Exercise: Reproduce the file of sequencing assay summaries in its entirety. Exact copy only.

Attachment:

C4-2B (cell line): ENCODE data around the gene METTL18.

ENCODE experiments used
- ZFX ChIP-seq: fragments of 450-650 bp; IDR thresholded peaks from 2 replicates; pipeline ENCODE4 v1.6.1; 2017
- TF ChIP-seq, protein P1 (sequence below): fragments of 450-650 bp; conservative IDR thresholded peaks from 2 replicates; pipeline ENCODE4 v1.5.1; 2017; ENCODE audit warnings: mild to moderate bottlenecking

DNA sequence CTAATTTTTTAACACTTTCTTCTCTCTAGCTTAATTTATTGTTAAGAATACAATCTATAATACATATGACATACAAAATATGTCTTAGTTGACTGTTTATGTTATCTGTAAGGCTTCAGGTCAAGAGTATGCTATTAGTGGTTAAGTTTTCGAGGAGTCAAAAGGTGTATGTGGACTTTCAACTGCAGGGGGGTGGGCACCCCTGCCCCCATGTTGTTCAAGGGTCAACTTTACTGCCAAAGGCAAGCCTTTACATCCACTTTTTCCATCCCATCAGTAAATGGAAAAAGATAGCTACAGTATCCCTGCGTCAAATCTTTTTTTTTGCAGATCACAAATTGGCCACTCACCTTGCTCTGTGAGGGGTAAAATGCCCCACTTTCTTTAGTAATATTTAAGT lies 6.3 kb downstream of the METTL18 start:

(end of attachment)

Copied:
C4-2B (cell line): ENCODE data around the gene METTL18.

ENCODE experiments used
- ZFX ChIP-seq: fragments of 450-650 bp; IDR thresholded peaks from 2 replicates; pipeline ENCODE4 v1.6.1; 2017
- TF ChIP-seq, protein P1 (sequence below): fragments of 450-650 bp; conservative IDR thresholded peaks from 2 replicates; pipeline ENCODE4 v1.5.1; 2017; ENCODE audit warnings: mild to moderate bottlenecking

DNA sequence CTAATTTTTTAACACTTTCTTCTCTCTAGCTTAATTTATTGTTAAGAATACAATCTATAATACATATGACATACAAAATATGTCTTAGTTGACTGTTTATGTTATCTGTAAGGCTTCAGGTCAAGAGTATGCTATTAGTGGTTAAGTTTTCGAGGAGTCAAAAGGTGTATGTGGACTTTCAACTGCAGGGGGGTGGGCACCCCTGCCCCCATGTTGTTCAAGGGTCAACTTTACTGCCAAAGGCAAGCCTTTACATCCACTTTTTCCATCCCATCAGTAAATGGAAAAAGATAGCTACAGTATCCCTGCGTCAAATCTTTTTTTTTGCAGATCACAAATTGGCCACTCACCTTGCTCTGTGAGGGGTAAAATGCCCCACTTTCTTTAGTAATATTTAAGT lies 6.3 kb downstream of the METTL18 start: